The archive has been the inspiration and the raw material for many artists and curators, but few approach it with the dedication and whimsy of the Vancouver-based artist Geoffrey Farmer. Farmer, who will represent Canada at the 2017 Venice Biennale, is known for his labor-intensive installations and mixed-medium pieces. Among the three projects on view in his exhibition at the Institute of Contemporary Art, for instance, was Boneyard (2013–14), an installation comprising more than twelve hundred images that he cut out of a 1970s book on the history of Italian sculpture. The nudes, saints, Davids, angels, Madonnas, and other figures and forms are arranged like paper dolls on a circular platform, positioned so they face outward. A slang term for a cemetery, Farmer’s title hints at the death, or at least outmoded-ness, of the Western sculptural canon, but the installation breathes new life into it. The sculptures are decontextualized and (in image form) thrown together cheek by jowl, allowing viewers to invent their own associations and narratives. Embodying ideas that Hal Foster discusses in his 2004 essay “An Archival Impulse,” Farmer’s work makes historical information physically present and creates space for new connections to be made.
Farmer also rummages through archives of images to invent his own worlds, and his meticulous, one might even say obsessive, approach brings to mind outsider artists like Henry Darger and Eugene Von Bruenchenhein. Farmer’s inventiveness is most apparent in The Surgeon and the Photographer (2009–), which consists of 365 handmade, three-dimensional puppetlike figures he assembled using photographs cut out of books; bits and pieces of fabric; and objects (a small American flag, say, or a paper flower). The figures, each of which is placed on its own plinth, combine different scales and species: an oversize hand juts out from a red robe; a bird’s head emerges out of a creature with human arms. There’s something both childlike and menacing about Farmer’s idiosyncratic cast of characters, who are as likely to be carrying a pistol as a basketful of ducks. Walking among them is a little like falling through the looking glass.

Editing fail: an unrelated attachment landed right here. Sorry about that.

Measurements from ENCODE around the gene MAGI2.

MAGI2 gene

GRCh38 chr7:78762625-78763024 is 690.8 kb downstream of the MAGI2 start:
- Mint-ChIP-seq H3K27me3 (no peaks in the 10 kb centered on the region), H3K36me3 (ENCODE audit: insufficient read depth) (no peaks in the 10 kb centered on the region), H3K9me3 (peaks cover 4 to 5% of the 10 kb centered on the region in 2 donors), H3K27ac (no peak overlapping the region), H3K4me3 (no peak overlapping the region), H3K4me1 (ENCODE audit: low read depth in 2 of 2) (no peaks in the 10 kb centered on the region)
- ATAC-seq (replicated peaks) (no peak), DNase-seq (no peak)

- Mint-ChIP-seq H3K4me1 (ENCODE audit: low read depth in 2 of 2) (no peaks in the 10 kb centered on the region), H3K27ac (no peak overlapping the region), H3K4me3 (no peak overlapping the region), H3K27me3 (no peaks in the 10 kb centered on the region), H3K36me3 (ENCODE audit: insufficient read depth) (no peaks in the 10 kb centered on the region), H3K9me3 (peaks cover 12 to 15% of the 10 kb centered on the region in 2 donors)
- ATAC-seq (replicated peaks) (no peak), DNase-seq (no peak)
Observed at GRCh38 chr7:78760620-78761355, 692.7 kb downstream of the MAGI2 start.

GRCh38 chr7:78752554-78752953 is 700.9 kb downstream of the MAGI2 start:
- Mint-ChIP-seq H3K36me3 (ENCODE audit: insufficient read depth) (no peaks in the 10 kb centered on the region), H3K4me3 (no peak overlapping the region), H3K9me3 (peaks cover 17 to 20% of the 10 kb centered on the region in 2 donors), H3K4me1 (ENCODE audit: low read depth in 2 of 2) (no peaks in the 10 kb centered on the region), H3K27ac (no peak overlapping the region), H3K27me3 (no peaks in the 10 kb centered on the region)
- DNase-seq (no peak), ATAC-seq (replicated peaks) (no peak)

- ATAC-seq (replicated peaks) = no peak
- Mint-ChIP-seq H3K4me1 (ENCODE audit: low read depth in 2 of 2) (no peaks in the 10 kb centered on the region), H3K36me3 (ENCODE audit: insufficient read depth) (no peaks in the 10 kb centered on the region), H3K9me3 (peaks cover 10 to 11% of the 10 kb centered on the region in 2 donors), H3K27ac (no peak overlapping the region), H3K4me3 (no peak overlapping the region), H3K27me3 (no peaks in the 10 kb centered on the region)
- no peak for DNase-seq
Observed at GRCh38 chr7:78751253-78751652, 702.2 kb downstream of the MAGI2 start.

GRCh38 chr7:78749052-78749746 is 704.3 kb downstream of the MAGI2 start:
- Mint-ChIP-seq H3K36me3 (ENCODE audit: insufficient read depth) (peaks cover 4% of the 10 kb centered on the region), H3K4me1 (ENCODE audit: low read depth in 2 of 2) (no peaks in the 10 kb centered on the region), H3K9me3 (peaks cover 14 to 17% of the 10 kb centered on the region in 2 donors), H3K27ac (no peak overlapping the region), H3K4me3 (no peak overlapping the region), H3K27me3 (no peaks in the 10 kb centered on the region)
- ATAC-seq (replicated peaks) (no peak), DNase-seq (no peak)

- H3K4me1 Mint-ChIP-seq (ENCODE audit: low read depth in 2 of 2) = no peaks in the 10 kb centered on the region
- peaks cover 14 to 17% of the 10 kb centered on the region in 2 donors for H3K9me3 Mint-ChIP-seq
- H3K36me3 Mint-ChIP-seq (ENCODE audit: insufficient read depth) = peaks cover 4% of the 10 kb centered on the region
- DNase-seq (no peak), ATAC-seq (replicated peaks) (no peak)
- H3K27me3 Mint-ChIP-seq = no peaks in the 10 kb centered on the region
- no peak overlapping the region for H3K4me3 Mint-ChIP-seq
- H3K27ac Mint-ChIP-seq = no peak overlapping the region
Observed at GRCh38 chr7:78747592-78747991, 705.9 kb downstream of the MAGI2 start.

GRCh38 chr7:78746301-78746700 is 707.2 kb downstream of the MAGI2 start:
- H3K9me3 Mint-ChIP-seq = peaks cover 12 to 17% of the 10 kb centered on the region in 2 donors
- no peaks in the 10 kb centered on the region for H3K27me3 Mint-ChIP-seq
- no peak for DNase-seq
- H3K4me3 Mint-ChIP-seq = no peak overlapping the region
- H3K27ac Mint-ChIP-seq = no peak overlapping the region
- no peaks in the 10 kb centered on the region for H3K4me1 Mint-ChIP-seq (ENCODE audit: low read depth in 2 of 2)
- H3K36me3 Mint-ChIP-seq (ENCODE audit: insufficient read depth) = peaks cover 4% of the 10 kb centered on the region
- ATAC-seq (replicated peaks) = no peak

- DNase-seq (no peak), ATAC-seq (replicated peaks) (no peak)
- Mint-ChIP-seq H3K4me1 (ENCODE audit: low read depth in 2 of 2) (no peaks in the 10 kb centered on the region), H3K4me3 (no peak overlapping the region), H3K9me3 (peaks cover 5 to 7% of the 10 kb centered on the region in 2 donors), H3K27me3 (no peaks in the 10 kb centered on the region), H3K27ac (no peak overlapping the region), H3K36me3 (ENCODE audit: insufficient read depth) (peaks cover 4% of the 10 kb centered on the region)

Look in my face; my name is Might-have-been; I am also called No-more, Too-late, Farewell (2013)—whose title comes from a poem by the nineteenth-century English poet Dante Gabriel Rossetti—is a slideshow combining found photographs and sounds. Farmer has made different versions of the piece, drawing on various clippings libraries and archives. The imagery in the ICA version spans the past 150 years—roughly the history of photography—and ranges in subject from politics to people at play to agriculture and industry, while the sounds include wind chimes, choral music, and snippets of dialogue from old movies. Tagged according to various categories, the images and sounds are combined in different sequences using a computer algorithm, the resultant work resembling an ethnographic film gone pleasantly off the rails. Look in my face is about the elasticity of time, but also about the elasticity of photography, and its unreliability as a truth-telling mechanism. Whatever narrative unfolds in the work, it’s a mutable, subjective one, as much fiction as fact.